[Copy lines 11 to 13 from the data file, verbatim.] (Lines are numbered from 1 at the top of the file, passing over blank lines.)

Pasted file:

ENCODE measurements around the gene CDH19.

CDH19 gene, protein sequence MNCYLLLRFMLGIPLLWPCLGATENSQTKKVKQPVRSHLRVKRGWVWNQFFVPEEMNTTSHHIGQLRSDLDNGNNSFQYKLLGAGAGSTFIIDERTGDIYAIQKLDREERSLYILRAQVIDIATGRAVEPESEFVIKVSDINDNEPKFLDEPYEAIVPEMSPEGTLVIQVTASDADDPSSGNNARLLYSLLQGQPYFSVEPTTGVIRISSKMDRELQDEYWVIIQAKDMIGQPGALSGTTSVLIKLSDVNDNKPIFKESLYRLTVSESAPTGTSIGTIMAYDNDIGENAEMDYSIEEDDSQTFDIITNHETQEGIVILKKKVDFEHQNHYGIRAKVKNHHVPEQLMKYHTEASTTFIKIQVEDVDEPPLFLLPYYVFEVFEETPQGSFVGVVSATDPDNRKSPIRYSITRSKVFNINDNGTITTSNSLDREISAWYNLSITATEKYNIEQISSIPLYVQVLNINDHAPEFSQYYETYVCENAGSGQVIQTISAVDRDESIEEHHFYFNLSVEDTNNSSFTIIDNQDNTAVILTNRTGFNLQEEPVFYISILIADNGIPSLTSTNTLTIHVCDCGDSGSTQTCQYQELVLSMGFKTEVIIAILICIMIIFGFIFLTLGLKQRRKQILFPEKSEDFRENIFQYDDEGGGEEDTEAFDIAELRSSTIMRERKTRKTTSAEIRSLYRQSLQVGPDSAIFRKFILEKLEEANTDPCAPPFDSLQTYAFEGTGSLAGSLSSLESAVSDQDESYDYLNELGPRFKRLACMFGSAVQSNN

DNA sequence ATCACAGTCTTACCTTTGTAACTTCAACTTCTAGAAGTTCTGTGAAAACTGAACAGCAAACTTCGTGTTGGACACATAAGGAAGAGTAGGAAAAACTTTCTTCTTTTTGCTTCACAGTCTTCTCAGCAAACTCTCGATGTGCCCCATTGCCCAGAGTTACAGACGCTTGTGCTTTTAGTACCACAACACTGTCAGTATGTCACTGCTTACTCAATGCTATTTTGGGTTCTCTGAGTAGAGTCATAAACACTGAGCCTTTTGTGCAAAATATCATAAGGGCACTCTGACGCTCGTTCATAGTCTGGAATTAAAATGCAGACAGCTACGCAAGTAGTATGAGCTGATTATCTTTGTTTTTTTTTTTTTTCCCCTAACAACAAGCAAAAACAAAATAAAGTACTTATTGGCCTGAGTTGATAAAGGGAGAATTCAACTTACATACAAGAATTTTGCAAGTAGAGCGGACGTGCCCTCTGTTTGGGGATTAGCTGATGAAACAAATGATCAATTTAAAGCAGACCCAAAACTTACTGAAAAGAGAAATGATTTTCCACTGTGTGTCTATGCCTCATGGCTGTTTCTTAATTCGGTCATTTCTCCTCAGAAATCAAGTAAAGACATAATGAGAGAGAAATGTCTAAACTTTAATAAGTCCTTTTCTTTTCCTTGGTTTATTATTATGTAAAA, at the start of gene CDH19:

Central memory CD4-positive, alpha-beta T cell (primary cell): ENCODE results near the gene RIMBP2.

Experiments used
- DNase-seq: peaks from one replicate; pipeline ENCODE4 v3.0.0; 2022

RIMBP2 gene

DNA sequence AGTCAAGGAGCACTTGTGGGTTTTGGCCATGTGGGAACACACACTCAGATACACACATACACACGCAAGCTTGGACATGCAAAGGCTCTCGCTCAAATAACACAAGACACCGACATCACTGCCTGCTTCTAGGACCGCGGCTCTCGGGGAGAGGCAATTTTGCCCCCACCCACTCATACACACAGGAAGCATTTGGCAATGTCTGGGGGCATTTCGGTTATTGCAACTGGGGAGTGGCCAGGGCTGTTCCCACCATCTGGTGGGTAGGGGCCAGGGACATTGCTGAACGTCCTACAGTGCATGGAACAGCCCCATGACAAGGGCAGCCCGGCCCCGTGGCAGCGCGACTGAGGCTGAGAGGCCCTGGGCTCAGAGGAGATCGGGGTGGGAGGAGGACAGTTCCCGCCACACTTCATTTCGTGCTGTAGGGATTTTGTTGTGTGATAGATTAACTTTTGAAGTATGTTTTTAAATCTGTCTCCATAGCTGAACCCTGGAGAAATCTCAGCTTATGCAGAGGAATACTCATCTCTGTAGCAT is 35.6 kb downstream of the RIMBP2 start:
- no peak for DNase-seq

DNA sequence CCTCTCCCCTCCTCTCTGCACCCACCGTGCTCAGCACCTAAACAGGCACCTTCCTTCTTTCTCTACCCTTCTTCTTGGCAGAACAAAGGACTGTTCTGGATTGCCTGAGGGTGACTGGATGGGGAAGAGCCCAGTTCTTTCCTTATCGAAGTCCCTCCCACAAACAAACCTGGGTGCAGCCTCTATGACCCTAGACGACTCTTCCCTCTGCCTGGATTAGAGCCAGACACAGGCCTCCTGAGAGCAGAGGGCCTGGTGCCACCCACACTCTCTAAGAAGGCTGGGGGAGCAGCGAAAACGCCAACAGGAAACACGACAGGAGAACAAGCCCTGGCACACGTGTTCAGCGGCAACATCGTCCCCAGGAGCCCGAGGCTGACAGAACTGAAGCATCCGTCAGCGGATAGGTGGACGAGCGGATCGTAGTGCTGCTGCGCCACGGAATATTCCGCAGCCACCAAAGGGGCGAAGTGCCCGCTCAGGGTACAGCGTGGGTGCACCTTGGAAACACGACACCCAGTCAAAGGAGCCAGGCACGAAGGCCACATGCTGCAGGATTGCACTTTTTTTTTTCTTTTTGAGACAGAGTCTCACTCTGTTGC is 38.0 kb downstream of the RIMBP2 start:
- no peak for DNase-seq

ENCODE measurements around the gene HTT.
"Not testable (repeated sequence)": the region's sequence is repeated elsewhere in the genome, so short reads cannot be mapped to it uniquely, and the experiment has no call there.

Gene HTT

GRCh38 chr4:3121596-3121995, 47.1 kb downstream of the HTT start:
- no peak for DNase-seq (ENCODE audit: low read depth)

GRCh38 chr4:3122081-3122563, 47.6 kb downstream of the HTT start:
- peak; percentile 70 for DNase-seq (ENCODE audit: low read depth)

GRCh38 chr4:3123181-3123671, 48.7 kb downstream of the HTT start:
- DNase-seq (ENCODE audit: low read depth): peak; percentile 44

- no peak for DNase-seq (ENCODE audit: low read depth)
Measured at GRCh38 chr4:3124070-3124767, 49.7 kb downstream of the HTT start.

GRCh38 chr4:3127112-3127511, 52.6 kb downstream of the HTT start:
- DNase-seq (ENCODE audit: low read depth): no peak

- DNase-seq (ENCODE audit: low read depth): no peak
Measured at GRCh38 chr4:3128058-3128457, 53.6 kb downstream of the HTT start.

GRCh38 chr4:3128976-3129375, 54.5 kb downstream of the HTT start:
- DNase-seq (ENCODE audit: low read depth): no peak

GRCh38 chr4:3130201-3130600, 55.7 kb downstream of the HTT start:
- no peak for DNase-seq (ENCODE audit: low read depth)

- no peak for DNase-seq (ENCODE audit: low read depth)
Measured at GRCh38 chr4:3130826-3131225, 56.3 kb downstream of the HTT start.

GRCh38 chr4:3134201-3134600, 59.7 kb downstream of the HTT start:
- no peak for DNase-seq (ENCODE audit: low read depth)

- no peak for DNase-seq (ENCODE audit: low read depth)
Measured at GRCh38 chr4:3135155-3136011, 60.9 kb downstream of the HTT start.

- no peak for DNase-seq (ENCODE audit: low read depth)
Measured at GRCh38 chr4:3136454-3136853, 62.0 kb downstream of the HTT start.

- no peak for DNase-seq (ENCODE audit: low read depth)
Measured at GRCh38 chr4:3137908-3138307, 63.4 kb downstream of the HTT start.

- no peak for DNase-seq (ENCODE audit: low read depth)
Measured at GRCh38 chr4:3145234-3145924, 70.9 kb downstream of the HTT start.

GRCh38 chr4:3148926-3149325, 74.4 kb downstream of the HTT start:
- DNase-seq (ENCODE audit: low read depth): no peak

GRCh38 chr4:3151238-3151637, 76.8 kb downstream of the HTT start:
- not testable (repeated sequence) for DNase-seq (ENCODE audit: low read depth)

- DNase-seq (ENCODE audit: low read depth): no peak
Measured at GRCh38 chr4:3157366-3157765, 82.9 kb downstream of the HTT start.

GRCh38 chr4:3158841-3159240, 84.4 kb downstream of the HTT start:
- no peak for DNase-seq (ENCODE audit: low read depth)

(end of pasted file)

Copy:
- no peak for DNase-seq

ENCODE measurements around the gene HTT.
"Not testable (repeated sequence)": the region's sequence is repeated elsewhere in the genome, so short reads cannot be mapped to it uniquely, and the experiment has no call there.